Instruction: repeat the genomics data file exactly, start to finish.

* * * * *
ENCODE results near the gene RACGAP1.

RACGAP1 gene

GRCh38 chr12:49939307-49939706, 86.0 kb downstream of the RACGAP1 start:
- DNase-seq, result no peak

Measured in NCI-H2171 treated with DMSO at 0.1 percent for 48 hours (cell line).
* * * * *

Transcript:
ENCODE results near the gene RACGAP1.

RACGAP1 gene

GRCh38 chr12:49939307-49939706, 86.0 kb downstream of the RACGAP1 start:
- DNase-seq, result no peak

Measured in NCI-H2171 treated with DMSO at 0.1 percent for 48 hours (cell line).